From the ADOT Archives: The Superstition Freeway

Truck laying asphalt

This view might look somewhat familiar to all you East Valley commuters out there…

Taken on May 16, 1979, the above photo shows a construction crew working on the Superstition Freeway in Mesa.

If you were to take a drive out to the same spot today, you’d notice the freeway, also known as US 60, looks a little wider now (with six lanes in each direction) than it did 33 years ago. You would also see sound walls, landscaping and plenty of development nearby – all of which don’t appear to be there in 1979.

Country Club Dr overpass over US 60

A little history…
According to “Arizona’s Transportation History,” which is a report from the ADOT Research Center that examines the timeline of our highway system, the very first section of the Superstition Freeway was completed in 1971. But back then it didn’t go too far – after branching east off I-10, it ended at just Mill Avenue.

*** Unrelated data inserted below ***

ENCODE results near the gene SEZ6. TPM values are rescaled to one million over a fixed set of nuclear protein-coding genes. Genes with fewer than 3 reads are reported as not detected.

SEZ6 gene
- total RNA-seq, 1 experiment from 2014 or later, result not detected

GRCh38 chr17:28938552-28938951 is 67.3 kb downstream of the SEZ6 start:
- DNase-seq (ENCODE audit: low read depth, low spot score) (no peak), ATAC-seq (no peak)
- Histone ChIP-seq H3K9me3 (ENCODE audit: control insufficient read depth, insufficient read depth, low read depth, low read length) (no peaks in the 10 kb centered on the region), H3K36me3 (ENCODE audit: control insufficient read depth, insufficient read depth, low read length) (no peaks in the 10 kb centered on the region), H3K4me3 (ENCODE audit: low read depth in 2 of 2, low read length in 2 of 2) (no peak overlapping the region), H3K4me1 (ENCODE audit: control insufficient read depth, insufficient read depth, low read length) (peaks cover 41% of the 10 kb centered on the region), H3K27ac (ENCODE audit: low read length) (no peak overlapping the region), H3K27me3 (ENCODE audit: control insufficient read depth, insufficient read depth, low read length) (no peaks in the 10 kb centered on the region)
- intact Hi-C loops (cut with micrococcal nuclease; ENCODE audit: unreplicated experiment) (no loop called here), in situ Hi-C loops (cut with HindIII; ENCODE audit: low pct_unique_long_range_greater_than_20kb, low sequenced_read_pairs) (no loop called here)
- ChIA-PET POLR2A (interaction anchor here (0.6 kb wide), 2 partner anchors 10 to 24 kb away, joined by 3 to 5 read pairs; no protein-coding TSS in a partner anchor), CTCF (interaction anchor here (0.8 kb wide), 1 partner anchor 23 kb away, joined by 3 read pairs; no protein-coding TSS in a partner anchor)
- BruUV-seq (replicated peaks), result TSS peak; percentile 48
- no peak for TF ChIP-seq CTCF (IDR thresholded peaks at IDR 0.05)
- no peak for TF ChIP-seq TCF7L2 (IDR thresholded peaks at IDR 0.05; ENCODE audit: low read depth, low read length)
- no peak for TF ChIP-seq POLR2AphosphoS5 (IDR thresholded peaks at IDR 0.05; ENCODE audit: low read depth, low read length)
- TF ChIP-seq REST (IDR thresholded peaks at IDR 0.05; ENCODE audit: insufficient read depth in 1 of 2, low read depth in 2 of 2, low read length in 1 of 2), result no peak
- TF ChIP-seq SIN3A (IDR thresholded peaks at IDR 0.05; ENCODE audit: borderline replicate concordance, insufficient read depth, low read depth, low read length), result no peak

Heavy roller smooths surface of new asphalt

From the looks of these photos, the effort to expand the freeway was well under way in 1979 and we know that work continued for about 12 more years.

According to the report, “the Superstition Freeway was completed in 1991, when it reached its present-day junction with US Route 60 east of Apache Junction, bringing to a close more than two decades of construction work. By then work was under way on a southern freeway, State Loop 202 (of which the Papago Freeway was one part), and a northern freeway, State Loop 101.”

The more things change, the more they stay the same
While the scenery may be a little altered, the machinery used to complete the work in 1979 doesn’t look too drastically different from what’s used today. Check out these photos taken last March for a quick comparison.